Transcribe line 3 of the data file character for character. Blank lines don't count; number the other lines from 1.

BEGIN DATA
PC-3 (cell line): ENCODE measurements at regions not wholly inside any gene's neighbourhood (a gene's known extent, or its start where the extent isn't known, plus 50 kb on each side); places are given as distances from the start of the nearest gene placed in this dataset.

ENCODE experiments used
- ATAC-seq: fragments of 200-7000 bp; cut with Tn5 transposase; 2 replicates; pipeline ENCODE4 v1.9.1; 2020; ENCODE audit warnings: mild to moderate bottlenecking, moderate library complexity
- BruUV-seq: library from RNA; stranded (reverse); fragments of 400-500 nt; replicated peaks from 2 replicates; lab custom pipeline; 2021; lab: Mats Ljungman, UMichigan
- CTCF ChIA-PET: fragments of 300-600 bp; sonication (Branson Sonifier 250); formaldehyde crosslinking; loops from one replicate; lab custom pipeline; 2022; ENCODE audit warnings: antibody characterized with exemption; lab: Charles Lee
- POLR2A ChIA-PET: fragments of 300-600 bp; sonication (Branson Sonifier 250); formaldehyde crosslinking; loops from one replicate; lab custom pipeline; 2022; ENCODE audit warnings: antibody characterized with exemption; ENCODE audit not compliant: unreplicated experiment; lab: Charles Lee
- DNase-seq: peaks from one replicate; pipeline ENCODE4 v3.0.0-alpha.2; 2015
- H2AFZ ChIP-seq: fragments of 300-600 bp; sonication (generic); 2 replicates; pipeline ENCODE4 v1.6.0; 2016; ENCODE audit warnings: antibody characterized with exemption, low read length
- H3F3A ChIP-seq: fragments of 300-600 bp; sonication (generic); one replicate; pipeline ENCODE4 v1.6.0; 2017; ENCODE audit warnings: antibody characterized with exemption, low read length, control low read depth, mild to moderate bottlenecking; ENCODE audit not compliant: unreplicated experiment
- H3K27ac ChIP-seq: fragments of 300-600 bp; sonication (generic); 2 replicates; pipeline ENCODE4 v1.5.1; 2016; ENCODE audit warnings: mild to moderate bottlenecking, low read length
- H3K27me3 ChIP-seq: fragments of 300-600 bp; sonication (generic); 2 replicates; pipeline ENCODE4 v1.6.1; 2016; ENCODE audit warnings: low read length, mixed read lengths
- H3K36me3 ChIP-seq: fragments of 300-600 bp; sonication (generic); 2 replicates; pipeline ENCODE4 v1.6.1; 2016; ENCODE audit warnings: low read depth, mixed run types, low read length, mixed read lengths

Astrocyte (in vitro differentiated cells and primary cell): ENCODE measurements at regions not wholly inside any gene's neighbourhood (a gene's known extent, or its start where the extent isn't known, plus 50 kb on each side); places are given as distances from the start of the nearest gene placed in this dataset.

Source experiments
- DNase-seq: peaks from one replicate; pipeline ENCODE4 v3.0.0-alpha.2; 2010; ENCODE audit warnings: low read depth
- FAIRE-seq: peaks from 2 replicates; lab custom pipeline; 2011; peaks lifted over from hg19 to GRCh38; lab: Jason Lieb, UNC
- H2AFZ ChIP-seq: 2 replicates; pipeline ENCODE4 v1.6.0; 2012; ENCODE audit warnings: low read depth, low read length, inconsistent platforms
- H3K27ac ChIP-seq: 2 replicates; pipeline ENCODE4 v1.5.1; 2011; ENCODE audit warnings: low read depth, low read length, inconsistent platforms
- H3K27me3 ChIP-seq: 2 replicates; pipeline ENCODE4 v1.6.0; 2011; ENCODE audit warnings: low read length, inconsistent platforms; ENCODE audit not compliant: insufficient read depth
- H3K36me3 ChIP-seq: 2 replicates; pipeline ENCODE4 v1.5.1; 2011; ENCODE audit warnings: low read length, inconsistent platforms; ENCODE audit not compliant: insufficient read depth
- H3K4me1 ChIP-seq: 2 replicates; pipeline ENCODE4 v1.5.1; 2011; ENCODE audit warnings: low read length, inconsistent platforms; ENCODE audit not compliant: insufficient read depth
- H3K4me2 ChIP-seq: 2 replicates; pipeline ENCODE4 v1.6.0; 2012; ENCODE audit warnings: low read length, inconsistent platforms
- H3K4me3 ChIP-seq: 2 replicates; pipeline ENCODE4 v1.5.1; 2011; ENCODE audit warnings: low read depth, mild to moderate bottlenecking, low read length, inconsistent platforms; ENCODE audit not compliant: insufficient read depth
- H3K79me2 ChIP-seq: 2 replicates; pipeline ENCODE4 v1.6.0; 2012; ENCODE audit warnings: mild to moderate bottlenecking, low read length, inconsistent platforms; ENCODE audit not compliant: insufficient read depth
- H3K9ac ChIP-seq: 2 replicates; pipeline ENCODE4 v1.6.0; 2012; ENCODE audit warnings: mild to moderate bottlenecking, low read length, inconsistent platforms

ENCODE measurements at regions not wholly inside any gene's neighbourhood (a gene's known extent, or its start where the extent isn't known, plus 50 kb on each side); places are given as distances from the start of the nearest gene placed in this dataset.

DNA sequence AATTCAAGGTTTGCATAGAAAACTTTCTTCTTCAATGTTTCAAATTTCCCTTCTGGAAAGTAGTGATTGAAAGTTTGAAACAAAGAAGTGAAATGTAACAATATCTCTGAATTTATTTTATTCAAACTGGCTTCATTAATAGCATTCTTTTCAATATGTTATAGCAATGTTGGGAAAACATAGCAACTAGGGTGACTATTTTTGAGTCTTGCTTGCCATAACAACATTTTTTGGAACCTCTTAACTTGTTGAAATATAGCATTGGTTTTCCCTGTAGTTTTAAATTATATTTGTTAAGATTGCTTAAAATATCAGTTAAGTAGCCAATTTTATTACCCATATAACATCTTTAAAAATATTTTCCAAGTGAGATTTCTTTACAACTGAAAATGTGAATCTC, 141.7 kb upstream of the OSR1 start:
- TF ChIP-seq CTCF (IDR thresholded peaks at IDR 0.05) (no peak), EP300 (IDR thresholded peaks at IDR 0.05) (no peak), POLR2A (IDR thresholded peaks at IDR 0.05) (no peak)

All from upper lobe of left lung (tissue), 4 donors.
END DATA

- ATAC-seq: fragments of 200-7000 bp; cut with Tn5 transposase; 2 replicates; pipeline ENCODE4 v1.9.1; 2020; ENCODE audit warnings: mild to moderate bottlenecking, moderate library complexity